“And when evening came, there came a rich man from Ramathayim, named Yosĕph, who himself had also become a taught one of יהושע. 58 He went to Pilate and asked for the body of יהושע. Then Pilate commanded the body to be given. 59 And having taken the body, Yosĕph wrapped it in clean linen, 60 and laid it in his new tomb which he had hewn out of the rock. And he rolled a large stone against the door of the tomb, and went away. 61 And Miryam from Magdala was there, and the other Miryam, sitting opposite the tomb. 62 On the next day, which was after the preparation, the chief priests and Pharisees gathered together to Pilate, 63 saying, “Master, we remember, while He was still alive, how that deceiver said, ‘After three days I am raised.’ 64 “Command, then, that the tomb be safeguarded until the third day, lest His taught ones come by night and steal Him away, and should say to the people, ‘He was raised from the dead.’ And the last deception shall be worse than the first.” 65 So Pilate said to them, “You have a watch, go, safeguard it as you know how.” 66 And they went and safeguarded the tomb, sealing the stone and setting the watch.”
First, note that the following events occurred “as evening approached“: Yosĕph went to Pilate, obtained permission to have the corpse of the deceased יהושע, took the body, wrapped it and placed it in his own tomb. Then he rolled a large stone over the entrance to the tomb.
Now, it’s anyone’s guess as to exactly how long it took for Yosĕph to do all these things. But he didn’t have much time, because evening was approaching. Then, we roll into this narrative the details provided by Luke:
“And see, a man named Yosĕph, a council member, a good and righteous man – 51 he was not agreeing with their counsel and deed – from Ramathayim, a city of the Yehuḏim, who himself was also waiting for the reign of Elohim, 52 he, going to Pilate, asked for the body of יהושע. 53 And taking it down, he wrapped it in linen, and laid it in a tomb hewn out of the rock, where no one was yet laid. 54 And it was Preparation day, and the Sabbath was approaching. 55 And the women who had come with Him from Galil followed after, and saw the tomb and how His body was laid. 56 And having returned, they prepared spices and perfumes. And they rested on the Sabbath according to the command.” (Luke 23:50-56)
So, it was Preparation Day and evening was approaching, which was the rest of a Shabbat. As he laid him in the tomb, the text says that the Sabbath was about to begin. There were several women who saw where he laid the body. These women went home and prepared spices. But we know that since the Sabbath was about to begin, the women could not do the work of preparing spices until after the Sabbath.
So, it then says that they rested on the Sabbath according to the commandment. There is some ambiguity in the text, but what is clear from the Jewish customs is that they could not have done the work of preparing the spices on this Sabbath day. But then it says that they discovered the empty tomb after the Sabbath. So, when did they prepare the spices?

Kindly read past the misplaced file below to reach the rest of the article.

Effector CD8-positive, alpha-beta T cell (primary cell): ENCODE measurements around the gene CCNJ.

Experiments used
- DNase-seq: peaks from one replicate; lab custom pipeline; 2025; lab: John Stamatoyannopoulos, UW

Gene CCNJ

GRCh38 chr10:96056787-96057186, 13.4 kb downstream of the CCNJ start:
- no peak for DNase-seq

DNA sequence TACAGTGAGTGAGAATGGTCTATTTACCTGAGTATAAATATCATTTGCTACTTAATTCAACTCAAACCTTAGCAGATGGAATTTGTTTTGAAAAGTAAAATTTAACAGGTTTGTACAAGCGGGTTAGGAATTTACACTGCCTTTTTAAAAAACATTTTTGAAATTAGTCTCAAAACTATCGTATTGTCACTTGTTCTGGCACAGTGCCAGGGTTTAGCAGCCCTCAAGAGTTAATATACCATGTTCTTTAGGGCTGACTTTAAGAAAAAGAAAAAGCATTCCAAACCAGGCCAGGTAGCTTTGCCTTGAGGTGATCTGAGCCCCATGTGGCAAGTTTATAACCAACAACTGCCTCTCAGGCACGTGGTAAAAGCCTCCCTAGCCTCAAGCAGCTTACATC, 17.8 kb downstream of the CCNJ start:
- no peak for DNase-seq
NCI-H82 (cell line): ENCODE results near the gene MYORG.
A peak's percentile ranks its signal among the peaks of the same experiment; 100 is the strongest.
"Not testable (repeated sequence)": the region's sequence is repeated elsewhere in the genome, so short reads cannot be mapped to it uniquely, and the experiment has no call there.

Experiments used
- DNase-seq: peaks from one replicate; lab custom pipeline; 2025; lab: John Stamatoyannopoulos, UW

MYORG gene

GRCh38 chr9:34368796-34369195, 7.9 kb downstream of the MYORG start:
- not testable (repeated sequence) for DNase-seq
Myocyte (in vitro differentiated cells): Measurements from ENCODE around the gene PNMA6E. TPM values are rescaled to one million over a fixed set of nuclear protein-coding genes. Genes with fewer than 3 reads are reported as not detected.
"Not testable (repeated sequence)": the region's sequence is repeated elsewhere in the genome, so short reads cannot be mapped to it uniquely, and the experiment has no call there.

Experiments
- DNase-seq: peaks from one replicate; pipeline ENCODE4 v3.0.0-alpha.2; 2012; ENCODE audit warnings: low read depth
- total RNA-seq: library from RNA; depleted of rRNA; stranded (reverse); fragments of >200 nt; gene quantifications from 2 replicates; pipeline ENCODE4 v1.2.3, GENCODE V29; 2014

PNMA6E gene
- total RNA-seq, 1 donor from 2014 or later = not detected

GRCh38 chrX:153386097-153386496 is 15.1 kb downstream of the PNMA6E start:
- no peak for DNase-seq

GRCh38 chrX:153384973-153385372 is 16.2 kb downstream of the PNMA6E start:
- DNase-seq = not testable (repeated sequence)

The answer to this is to understand that יהושע was crucified on the day that the lambs were slaughtered for the Passover. This would be on the afternoon of the 14th of Aḇiḇ, the first month of the True Scriptural calendar. Then, that evening, as the 15th day of the month arrived, Matzot/Feast of Unleavened Bread arrives.
This day is like a Sabbath day in that no work at all was to be done (except for the preparation of the meal).
So the women, who saw where יהושע was laid, went home and could not prepare spices the next day because it was a day of rest. The following day, they could prepare the spices. But then the day after that was the weekly Sabbath, so that they could not do any work again, which is why they couldn’t put the spices on the body of the deceased Messiah yet. The next morning, after the weekly Sabbath, they went at daybreak to find an empty tomb.
So the three days that Messiah יהושע had promised to be in the heart of the earth were: the first day of the Feast of Unleavened Bread – first day; the following day which is when the ladies prepared the spices – second day; and the weekly Sabbath day – the third day. Then the following morning, they discovered the empty tomb.
When you count this up, it means that יהושע was hung on the fourth day of the week (Wed) and was laid in the tomb as the fifth day of the week was about to begin (Wed night). Then He rested Thurs, Fri and Sat in the tomb. That’s three complete days! No need to fudge the numbers there! That also means that He laid in the tomb Wed night (as we reckon it), Thurs night and Fri night – all night long – a full three nights in the tomb, just as יהושע promised.
So the three days and three nights are: Wed night (first night), Thurs daytime (first day), Thurs night (second night), Fri daytime (second day), Fri night (third night), and Sat all day long (third day). That comes to a full three days and three nights. And “after three days and three nights” He was to rise from the dead.
So then, when did He get up from the tomb?
Mattithyahu/Matthew 28:1 – The Time of יהושע’s Resurrection